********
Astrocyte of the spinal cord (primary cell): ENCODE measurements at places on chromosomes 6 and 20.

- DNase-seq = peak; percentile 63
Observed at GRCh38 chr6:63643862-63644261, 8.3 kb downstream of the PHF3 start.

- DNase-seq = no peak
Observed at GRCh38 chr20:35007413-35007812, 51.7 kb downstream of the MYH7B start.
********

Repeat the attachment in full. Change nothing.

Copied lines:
Astrocyte of the spinal cord (primary cell): ENCODE measurements at places on chromosomes 6 and 20.

- DNase-seq = peak; percentile 63
Observed at GRCh38 chr6:63643862-63644261, 8.3 kb downstream of the PHF3 start.

- DNase-seq = no peak
Observed at GRCh38 chr20:35007413-35007812, 51.7 kb downstream of the MYH7B start.